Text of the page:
On the night of August 12, 2012, over the course of six hours, a 16 year- old high school girl who was intoxicated to the point of unconsciousness was sexually assaulted repeatedly by two local high school football players, ages 16 and 17. The events occurred in front of peers and were documented by her assailants and dozens of onlookers through hundreds of live tweets, texts, photos, and videos. These were then sent to more friends and posted to several social media sites. There was extensive media coverage due to the role social media played. Much of the media coverage blamed the victim, from community members who were angered that their local football team was cast in a negative light, to news networks who focused on how the assailants’ damaged reputations would affect their once-bright futures. There were allegations that school and local authorities tried to cover up the incident to protect the high school football program and the accused athletes.
On March 17, 2013, the two assailants were tried as juveniles and convicted of rape and dissemination of child pornography. They received the minimum sentences of 1-2 years in juvenile detention. Whether or not they will have to register as sex offenders will depend upon their behavior there. Since the verdict, the victim continues to be attacked and harassed on social media – for drinking excessively, for wanting to date one of her assailants, for ruining the boys’ lives by charging them with rape.
One concept that comes to mind when trying to understand these events is bystander effect – the tendency of bystanders to be less likely to help in an emergency if there are other bystanders present. The idea is that people assume someone else will jump in to help so they don’t take action themselves, or they assume that if no one is helping there is no real problem. The other concept is mob mentality – when people become a part of a large group they can become de-individualized and go along with the crowd even when the crowd’s values are inconsistent with their own. It’s important to recognize that these concepts are doubly relevant in this case: when the crimes were committed at the parties, and then again when they were made public on social media. Psychologists suggest that people who are aware of these concepts may be less vulnerable to them and be more likely to speak up when they witness a crime.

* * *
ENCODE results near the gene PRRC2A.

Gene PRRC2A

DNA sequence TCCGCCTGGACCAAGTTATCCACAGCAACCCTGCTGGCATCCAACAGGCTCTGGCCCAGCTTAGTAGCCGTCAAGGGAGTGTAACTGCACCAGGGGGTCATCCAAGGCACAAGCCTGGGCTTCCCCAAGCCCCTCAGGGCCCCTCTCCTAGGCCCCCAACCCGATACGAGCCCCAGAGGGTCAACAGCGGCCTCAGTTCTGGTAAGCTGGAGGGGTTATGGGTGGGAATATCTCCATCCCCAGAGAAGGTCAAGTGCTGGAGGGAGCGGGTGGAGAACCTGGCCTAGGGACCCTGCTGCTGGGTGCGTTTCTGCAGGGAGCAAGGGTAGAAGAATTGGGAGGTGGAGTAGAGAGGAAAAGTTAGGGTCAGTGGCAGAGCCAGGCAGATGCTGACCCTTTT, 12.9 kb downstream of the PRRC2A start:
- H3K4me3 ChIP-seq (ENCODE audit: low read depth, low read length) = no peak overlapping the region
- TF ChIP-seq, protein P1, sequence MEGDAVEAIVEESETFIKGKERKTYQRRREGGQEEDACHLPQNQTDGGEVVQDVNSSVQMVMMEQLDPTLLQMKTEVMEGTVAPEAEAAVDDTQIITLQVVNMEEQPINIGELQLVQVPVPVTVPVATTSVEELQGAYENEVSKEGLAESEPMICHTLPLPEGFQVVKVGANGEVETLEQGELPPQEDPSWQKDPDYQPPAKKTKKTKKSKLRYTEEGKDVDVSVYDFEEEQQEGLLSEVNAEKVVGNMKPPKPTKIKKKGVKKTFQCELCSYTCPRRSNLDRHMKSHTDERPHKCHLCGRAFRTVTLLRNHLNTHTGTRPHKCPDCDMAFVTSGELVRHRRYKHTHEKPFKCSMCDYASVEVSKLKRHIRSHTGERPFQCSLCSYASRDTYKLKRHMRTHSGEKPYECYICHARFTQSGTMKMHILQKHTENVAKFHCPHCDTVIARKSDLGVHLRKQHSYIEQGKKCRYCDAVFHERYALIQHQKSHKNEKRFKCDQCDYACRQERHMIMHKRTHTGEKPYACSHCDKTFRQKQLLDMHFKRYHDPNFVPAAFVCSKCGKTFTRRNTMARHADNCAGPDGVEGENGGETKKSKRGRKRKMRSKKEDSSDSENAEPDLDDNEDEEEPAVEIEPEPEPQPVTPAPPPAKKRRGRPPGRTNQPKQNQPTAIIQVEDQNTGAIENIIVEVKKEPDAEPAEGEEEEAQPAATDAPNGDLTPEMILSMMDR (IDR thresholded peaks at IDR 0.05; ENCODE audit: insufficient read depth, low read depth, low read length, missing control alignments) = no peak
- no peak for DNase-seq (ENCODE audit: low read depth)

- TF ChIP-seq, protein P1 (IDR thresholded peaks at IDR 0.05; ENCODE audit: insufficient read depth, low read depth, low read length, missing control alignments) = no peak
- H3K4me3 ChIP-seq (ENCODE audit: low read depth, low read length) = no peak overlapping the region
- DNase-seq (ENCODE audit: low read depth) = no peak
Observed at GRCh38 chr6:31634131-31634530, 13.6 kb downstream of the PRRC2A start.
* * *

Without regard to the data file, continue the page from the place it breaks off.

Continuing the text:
Bystander effect and mob mentality may become more relevant when we consider the age of those involved. Brain development continues into the mid-twenties. Recent studies show that in adolescence there is an abundance of synaptic growth in the prefrontal cortex, the area responsible for weighing outcomes, forming judgments, and controlling impulses and emotions. A surge of growth doesn’t necessarily translate into highly efficient brain usage, since the brain needs to prune away neural connections that aren’t needed and strengthen the ones that remain. One area of a teen’s brain that develops early on is the nucleus accumbens, the part of the brain that seeks pleasure and reward. When the pleasure-seeking center is more developed than the center controlling impulses and weighing outcomes, at best we get behavior that makes parents roll their eyes. At worst, we get the events that happened in Steubenville.
Of course, there were other factors that deserve attention in this case. The behaviors of everyone involved cannot be passed off as part and parcel of normal adolescent development. Other factors include the normalization of violence against women, the role of substances, victim blaming, the protection of athletes and athletic programs. These things must be explored. The more we talk about it – in our families, in our schools, in the media – the more hope we have of changing the outcome next time. And hopefully, prevent it from happening at all.